each other, but the varying length of words makes it impossible to end the
lines at the right at exactly the same place. A word should not be crowded
into a space too small for it, nor should part of it be put on the next
line, as is customary in printing, unless it is a compound one, such as
steam-boat. Spaces of too great length at the end of a line may be avoided
by slightly lengthening the preceding words or the spaces between them.

5. _Spacing._--Each theme should have a title. It should be placed in the
center of the line above the composition, and should have all important
words capitalized. Titles too long for a single line may be written as


With unruled paper some care must be taken to keep the lines the same
distance apart. The spaces between sentences should be somewhat greater
than those between words. Paragraphs are indicated by indentations.

6. _Corrections._--These are best made by using a sharp knife or an ink
eraser. Sometimes, if neatly done, a line may be drawn through an
incorrect word and the correct one written above it. Omitted words may be
written between the lines and the place where they belong indicated by a
caret. If a page contains many corrections, it should be copied.

7. _Inscription and Folding._--The teacher will give directions as to
inscription and folding. He will indicate what information he wishes, such
as name, class, date, etc., and where it is to be written. Each page
should be numbered. If the paper is folded, it should be done with
neatness and precision.

+2. Capitals.+--The use of capitals will serve to illustrate the value of
using conventional forms. We are so accustomed to seeing a proper name,
such as Mr. Brown, written with capitals that we should be puzzled if we
should find it written without capitals. The sentence, Ben-Hur was written
by Lew Wallace, would look unfamiliar if written without capitals. We are
so used to our present forms that beginning sentences with small letters
would hinder the ready comprehension of the thought. Everybody agrees that
capitals should be used to begin sentences, direct questions, names of
deity, days of the week, the months, each line of poetry, the pronoun I,
the interjection O, etc., and no good writer will fail to use them. Usage
varies somewhat in regard to capitals in some other places. Such
expressions as Ohio river, Lincoln school, Jackson county, state of
Illinois, once had both names capitalized. The present tendency is to
write them as above. Even titles of honor are not capitalized unless they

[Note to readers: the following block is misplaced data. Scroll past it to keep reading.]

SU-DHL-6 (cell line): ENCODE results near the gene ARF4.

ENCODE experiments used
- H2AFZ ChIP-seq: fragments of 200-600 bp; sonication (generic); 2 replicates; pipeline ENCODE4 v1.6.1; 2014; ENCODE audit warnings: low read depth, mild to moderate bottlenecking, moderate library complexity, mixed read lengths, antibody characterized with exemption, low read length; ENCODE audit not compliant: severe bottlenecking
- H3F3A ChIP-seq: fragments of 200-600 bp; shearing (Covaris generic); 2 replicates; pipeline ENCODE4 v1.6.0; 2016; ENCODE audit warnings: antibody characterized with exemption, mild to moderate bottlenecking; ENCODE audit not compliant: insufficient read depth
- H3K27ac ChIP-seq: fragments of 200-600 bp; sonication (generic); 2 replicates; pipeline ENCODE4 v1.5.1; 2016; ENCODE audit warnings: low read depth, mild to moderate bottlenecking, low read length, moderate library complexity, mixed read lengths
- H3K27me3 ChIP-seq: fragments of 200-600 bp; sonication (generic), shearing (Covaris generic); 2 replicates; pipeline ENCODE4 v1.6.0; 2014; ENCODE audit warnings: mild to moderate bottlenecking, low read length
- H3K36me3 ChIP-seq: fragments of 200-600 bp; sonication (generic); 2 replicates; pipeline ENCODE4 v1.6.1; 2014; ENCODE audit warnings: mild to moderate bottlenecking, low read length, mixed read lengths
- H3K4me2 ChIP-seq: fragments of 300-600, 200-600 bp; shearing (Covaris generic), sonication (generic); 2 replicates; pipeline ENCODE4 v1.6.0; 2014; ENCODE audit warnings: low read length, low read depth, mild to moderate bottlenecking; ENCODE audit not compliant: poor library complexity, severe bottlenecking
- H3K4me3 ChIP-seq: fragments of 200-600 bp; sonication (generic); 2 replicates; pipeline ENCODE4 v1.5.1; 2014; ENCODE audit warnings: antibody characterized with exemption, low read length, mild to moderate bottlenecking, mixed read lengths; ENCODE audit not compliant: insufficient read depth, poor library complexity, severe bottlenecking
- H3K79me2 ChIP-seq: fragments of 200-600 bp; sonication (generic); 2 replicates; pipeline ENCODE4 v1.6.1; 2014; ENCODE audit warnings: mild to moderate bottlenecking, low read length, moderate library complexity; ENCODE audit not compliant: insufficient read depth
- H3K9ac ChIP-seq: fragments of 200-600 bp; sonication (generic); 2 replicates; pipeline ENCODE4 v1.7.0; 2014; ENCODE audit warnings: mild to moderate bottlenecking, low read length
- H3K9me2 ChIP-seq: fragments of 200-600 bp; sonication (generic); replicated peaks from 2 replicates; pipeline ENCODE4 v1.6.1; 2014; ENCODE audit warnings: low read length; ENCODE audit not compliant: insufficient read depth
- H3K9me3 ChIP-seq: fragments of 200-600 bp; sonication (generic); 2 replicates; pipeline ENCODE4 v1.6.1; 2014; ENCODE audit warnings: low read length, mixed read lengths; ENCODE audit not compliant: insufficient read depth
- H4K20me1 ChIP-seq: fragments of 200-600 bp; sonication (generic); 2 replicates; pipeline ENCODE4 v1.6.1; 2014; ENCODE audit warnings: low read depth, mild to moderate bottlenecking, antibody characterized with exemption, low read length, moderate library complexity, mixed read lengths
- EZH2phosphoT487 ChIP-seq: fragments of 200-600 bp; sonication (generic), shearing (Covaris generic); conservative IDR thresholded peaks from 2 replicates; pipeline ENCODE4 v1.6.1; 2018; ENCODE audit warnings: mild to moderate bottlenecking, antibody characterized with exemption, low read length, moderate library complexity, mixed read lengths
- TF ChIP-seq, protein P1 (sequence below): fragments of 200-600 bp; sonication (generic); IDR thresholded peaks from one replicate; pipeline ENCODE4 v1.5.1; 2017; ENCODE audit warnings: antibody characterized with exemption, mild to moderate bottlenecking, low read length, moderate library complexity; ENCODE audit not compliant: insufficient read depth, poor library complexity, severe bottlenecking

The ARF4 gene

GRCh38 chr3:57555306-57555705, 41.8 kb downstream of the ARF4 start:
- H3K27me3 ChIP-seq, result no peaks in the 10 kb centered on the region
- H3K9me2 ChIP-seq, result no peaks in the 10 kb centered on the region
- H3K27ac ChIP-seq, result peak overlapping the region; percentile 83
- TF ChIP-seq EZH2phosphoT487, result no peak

are used with a proper name; for example, He introduced General Grant The
general then spoke.

+3. Rules of Capitalization.+--1. Every sentence and every line of poetry
begin with capitals.

2. Every direct quotation, except brief phrases and subordinate parts of
sentences, begins with a capital.

3. Proper nouns and adjectives derived from proper nouns begin with
capitals. Some adjectives, though derived from proper nouns, are no longer
capitalized; _e.g._ voltaic.

4. Titles of honor when used with the name of a person begin with

5. The first word and every important word in the titles of books, etc.,
begin with capitals.

6. The pronoun I and the interjection O are always capitalized.

7. Names applied to the Deity are capitalized and pronouns referring
thereto, especially if personal, are usually capitalized.

8. Important words are often capitalized for emphasis, especially words in
text-books indicating topics.

+4. Punctuation.+--The meaning of a sentence depends largely on the
grouping of words that are related in sense to each other. When we are
reading aloud we make the sense clear by bringing out to the hearer this
grouping. This is accomplished by the use of pauses and by emphasis and
inflection. In writing we must do for the eye what inflection and pauses
do for the ear. We therefore use punctuation marks to indicate inflection
and emphasis, and especially to show word grouping. Punctuation marks are
important because their purpose is to assist in making the sense clear.
There are many special rules more or less familiar to you, but they may
all be included under the one general statement: Use such marks and only
such marks as will assist the reader in getting the sense.

What marks we shall use and how we shall use them will be determined by
custom. In order to benefit a reader, marks must be used in ways with
which he is familiar. Punctuation changes from time to time. The present
tendency is to omit all marks not absolutely necessary to the clear
understanding of the sentence.

There are some very definite rules, but there are others that cannot be
made so definite, and the application of them requires care and
judgment on the part of the writer. Improvement will come only by
practice. Sentences should not be written for the purpose of illustrating
punctuation. The meaning of what you are writing ought to be clear to you,
and the punctuation marks should be put in _as you write_, not inserted

+5. Rules for the Use of the Comma.+--1. The comma is used to separate